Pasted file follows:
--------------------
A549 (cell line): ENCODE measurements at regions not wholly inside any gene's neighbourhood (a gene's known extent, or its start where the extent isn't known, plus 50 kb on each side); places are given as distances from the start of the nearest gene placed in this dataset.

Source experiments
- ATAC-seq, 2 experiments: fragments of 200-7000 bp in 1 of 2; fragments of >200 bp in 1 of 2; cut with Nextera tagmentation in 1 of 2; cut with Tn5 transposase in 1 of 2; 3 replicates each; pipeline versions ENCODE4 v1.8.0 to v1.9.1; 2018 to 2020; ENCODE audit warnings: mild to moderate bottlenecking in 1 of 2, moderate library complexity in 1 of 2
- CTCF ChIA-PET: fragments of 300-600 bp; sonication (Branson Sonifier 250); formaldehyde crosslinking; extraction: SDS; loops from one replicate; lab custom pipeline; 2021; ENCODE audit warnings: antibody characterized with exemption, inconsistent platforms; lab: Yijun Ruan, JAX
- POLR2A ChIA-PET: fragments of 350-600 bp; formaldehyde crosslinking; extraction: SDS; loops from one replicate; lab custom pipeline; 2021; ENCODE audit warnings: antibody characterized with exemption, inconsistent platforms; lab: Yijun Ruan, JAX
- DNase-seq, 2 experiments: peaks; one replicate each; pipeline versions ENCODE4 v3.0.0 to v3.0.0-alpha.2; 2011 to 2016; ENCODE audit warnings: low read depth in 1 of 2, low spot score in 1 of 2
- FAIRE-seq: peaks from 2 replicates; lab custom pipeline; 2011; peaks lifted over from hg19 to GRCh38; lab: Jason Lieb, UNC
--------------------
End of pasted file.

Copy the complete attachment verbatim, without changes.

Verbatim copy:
A549 (cell line): ENCODE measurements at regions not wholly inside any gene's neighbourhood (a gene's known extent, or its start where the extent isn't known, plus 50 kb on each side); places are given as distances from the start of the nearest gene placed in this dataset.

Source experiments
- ATAC-seq, 2 experiments: fragments of 200-7000 bp in 1 of 2; fragments of >200 bp in 1 of 2; cut with Nextera tagmentation in 1 of 2; cut with Tn5 transposase in 1 of 2; 3 replicates each; pipeline versions ENCODE4 v1.8.0 to v1.9.1; 2018 to 2020; ENCODE audit warnings: mild to moderate bottlenecking in 1 of 2, moderate library complexity in 1 of 2
- CTCF ChIA-PET: fragments of 300-600 bp; sonication (Branson Sonifier 250); formaldehyde crosslinking; extraction: SDS; loops from one replicate; lab custom pipeline; 2021; ENCODE audit warnings: antibody characterized with exemption, inconsistent platforms; lab: Yijun Ruan, JAX
- POLR2A ChIA-PET: fragments of 350-600 bp; formaldehyde crosslinking; extraction: SDS; loops from one replicate; lab custom pipeline; 2021; ENCODE audit warnings: antibody characterized with exemption, inconsistent platforms; lab: Yijun Ruan, JAX
- DNase-seq, 2 experiments: peaks; one replicate each; pipeline versions ENCODE4 v3.0.0 to v3.0.0-alpha.2; 2011 to 2016; ENCODE audit warnings: low read depth in 1 of 2, low spot score in 1 of 2
- FAIRE-seq: peaks from 2 replicates; lab custom pipeline; 2011; peaks lifted over from hg19 to GRCh38; lab: Jason Lieb, UNC